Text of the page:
Opinion

Can Art Make Us Care More?

Gustav Vigeland's expressive sculptures in Oslo's Vigeland Park. Photo CC-BY Jonas Lamis.
Gustav Vigeland’s expressive sculptures in Oslo’s Vigeland Park. (image via CC-BY Jonas Lamis)

OAKLAND, Calif. — So much of empathy seems to be determined by the position we occupy in the world. If you’re around certain types of people and see them as equals, you’re more likely to relate to them and understand what they’re going through. A recent article in the New York Times pointed out that “Rich People Just Care Less”:

While Mr. Keltner’s research finds that the poor, compared with the wealthy, have keenly attuned interpersonal attention in all directions, in general, those with the most power in society seem to pay particularly little attention to those with the least power. To be sure, high-status people do attend to those of equal rank — but not as well as those low of status do.

It echoes a bit a recent piece from Racialicious that looked at research on how the skin color of someone being harmed affects how much we empathize with them:

“All things being equal, if you show a person an imag[e] of a dark- and a light-skinned person being harmed, they will most likely react more strongly to the latter. Studies have found evidence of this using both self-report and measures of brain activity. Notably, both Black and White people respond similarly.”

And then there’s a piece from NPR that notes that “Power fundamentally changes how the brain operates.” Those who felt less powerful also had higher levels of empathy for other people.

Allora & Calzadilla's Hope Hippo at the Aspen Modern Art Museum's Restless Empathy exhibition. CC-BY-SA Ed Schipul.
Allora & Calzadilla’s “Hope Hippo” at the Aspen Modern Art Museum’s Restless Empathy exhibition. (image via CC-BY-SA Ed Schipul)

There’s an obvious challenge here. Those with power by definition have the greatest ability to effect positive change in social situations, and yet they also seem to be the ones who have the least empathy. Exposure to other lifestyles might help, but having power means having the power to control your social environment and thus block out the lives and concerns of those around you. It’s a difficult bridge to cross.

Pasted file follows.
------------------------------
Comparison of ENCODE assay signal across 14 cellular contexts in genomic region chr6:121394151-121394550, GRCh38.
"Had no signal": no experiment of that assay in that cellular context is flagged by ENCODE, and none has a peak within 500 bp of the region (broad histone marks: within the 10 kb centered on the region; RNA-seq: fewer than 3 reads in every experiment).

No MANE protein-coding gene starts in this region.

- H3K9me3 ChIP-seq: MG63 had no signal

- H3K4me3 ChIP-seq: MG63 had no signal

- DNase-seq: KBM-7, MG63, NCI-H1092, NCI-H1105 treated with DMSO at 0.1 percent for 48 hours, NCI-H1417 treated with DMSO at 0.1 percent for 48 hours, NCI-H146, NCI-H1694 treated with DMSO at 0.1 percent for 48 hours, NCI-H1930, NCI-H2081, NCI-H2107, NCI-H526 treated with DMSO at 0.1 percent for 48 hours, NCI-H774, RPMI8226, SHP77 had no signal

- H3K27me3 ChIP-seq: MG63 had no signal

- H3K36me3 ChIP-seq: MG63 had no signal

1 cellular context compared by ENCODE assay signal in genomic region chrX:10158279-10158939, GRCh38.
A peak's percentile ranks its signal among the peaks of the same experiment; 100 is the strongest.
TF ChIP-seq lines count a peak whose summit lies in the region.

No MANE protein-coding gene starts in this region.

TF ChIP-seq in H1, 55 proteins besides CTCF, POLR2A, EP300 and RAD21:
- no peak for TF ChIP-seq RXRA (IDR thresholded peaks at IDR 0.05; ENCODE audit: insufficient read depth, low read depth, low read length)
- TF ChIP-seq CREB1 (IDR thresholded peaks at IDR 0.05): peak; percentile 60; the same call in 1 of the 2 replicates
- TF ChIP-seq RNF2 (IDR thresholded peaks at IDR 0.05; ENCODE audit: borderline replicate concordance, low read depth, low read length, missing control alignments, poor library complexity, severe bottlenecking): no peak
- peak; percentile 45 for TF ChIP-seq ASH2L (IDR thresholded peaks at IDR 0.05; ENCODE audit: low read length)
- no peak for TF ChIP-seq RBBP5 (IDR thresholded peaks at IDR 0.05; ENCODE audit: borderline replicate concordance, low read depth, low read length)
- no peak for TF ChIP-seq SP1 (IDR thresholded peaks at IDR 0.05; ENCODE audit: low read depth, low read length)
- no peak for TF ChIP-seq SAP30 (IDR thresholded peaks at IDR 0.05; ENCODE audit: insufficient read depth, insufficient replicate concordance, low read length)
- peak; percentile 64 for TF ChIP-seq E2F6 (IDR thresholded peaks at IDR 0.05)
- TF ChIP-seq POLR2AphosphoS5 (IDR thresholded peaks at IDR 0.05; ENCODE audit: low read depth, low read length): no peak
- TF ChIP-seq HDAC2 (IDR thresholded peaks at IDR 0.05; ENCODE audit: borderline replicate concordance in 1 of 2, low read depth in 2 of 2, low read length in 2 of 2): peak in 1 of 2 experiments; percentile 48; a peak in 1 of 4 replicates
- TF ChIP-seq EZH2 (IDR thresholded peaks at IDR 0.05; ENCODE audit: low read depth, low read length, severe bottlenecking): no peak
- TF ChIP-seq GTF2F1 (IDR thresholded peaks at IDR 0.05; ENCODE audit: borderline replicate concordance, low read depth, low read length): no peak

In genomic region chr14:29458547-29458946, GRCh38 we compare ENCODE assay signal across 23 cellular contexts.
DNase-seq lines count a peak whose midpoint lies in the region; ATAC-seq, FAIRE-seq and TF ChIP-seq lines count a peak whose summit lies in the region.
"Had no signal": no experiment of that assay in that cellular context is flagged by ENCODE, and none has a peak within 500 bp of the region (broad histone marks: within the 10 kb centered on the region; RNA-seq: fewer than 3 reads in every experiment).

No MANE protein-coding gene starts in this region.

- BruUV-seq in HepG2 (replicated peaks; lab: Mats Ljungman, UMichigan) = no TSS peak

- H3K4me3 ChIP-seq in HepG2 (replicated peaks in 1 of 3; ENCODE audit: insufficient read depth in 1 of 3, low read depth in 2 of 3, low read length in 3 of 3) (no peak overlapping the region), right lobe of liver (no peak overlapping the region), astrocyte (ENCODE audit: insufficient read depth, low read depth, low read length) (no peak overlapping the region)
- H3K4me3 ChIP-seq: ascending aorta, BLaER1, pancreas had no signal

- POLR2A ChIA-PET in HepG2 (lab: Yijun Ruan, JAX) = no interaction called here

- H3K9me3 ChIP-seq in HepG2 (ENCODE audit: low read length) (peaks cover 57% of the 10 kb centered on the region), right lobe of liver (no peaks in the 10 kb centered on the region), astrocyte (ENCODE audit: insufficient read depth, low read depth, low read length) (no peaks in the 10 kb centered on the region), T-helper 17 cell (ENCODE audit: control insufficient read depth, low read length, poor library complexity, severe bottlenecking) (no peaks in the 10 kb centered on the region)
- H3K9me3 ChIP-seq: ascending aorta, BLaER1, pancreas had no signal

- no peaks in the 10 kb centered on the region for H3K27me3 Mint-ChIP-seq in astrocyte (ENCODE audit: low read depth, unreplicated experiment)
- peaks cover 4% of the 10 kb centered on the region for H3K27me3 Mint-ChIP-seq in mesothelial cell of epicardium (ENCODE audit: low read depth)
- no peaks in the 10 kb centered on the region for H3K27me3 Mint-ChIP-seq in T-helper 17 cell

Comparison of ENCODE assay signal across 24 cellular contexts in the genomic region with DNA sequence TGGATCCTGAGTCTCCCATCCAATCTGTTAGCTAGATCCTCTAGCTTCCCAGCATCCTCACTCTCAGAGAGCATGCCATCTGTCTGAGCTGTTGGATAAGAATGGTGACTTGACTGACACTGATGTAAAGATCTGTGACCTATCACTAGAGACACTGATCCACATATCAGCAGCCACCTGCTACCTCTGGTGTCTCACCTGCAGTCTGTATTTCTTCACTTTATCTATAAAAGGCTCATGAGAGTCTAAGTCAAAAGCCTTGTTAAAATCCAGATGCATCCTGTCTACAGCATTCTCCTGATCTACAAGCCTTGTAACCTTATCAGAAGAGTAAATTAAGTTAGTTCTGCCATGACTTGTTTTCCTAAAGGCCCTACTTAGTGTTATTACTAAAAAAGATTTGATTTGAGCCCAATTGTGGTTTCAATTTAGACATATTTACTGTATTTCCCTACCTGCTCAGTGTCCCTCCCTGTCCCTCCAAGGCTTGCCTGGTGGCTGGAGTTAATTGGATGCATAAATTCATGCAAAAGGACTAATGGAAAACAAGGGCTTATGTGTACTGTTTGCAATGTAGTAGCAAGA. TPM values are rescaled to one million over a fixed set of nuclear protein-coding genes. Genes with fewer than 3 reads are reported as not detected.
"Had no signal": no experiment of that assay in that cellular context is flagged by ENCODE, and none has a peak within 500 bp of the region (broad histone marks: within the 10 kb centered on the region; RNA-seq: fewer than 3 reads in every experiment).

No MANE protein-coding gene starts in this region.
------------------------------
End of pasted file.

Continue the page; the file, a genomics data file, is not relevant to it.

One article that’s been making the rounds lately is a study from the New School that suggests that reading literary fiction actually improves our ability to step into another person’s mindset. “Features of the modern literary novel set it apart from most bestselling thrillers or romances. Through the use of […] stylistic devices, literary fiction defamiliarizes its readers,” noted the study’s authors in a press release. “Just as in real life, the worlds of literary fiction are replete with complicated individuals whose inner lives are rarely easily discerned but warrant exploration.”

Picasso's The Blind Man's Meal.  CC BY-NC-ND Matthew Benjamin Coleman.
Picasso’s “The Blind Man’s Meal” (1903) (image via CC BY-NC-ND Matthew Benjamin Coleman)

Another recent study from USC looked at theater exercises as a method of promoting empathy amongst medical students. “Despite the challenges and lessons learned,” noted the study’s authors after examining some of the hurdles the students faced in the exercise, “the theater workshop was an innovative and emotionally powerful attempt to foster empathy in medical students.” Meanwhile, a piece in EducationNext pointed at how visiting art museums can actually increase tolerance, with more pronounced effects amongst people from rural and impoverished regions.

None of these studies points to art as a panacea, but they at least suggest that art, media and literary fiction can have an impact. And with increasing socioeconomic divides in the United States and other countries, art seems more important than ever as a bridge to empathy for those who are less fortunate. The trick, of course, is getting people to cross it.

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